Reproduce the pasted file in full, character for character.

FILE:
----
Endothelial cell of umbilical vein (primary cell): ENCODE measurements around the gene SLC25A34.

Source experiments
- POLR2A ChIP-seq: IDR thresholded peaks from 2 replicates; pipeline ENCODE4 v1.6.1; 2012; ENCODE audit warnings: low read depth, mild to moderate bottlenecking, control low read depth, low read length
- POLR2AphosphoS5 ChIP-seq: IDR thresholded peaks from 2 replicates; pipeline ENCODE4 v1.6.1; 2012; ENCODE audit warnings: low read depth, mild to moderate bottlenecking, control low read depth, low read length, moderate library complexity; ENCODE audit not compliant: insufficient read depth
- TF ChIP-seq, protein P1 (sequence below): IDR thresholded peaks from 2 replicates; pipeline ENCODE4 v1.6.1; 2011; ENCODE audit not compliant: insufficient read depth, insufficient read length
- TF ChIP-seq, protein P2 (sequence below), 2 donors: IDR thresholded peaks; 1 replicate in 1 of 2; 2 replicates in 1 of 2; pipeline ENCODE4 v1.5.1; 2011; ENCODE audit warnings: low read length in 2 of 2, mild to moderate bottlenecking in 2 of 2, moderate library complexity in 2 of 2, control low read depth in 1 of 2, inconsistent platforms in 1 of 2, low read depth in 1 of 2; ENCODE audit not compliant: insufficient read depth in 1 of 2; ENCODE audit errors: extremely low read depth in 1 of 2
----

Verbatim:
Endothelial cell of umbilical vein (primary cell): ENCODE measurements around the gene SLC25A34.

Source experiments
- POLR2A ChIP-seq: IDR thresholded peaks from 2 replicates; pipeline ENCODE4 v1.6.1; 2012; ENCODE audit warnings: low read depth, mild to moderate bottlenecking, control low read depth, low read length
- POLR2AphosphoS5 ChIP-seq: IDR thresholded peaks from 2 replicates; pipeline ENCODE4 v1.6.1; 2012; ENCODE audit warnings: low read depth, mild to moderate bottlenecking, control low read depth, low read length, moderate library complexity; ENCODE audit not compliant: insufficient read depth
- TF ChIP-seq, protein P1 (sequence below): IDR thresholded peaks from 2 replicates; pipeline ENCODE4 v1.6.1; 2011; ENCODE audit not compliant: insufficient read depth, insufficient read length
- TF ChIP-seq, protein P2 (sequence below), 2 donors: IDR thresholded peaks; 1 replicate in 1 of 2; 2 replicates in 1 of 2; pipeline ENCODE4 v1.5.1; 2011; ENCODE audit warnings: low read length in 2 of 2, mild to moderate bottlenecking in 2 of 2, moderate library complexity in 2 of 2, control low read depth in 1 of 2, inconsistent platforms in 1 of 2, low read depth in 1 of 2; ENCODE audit not compliant: insufficient read depth in 1 of 2; ENCODE audit errors: extremely low read depth in 1 of 2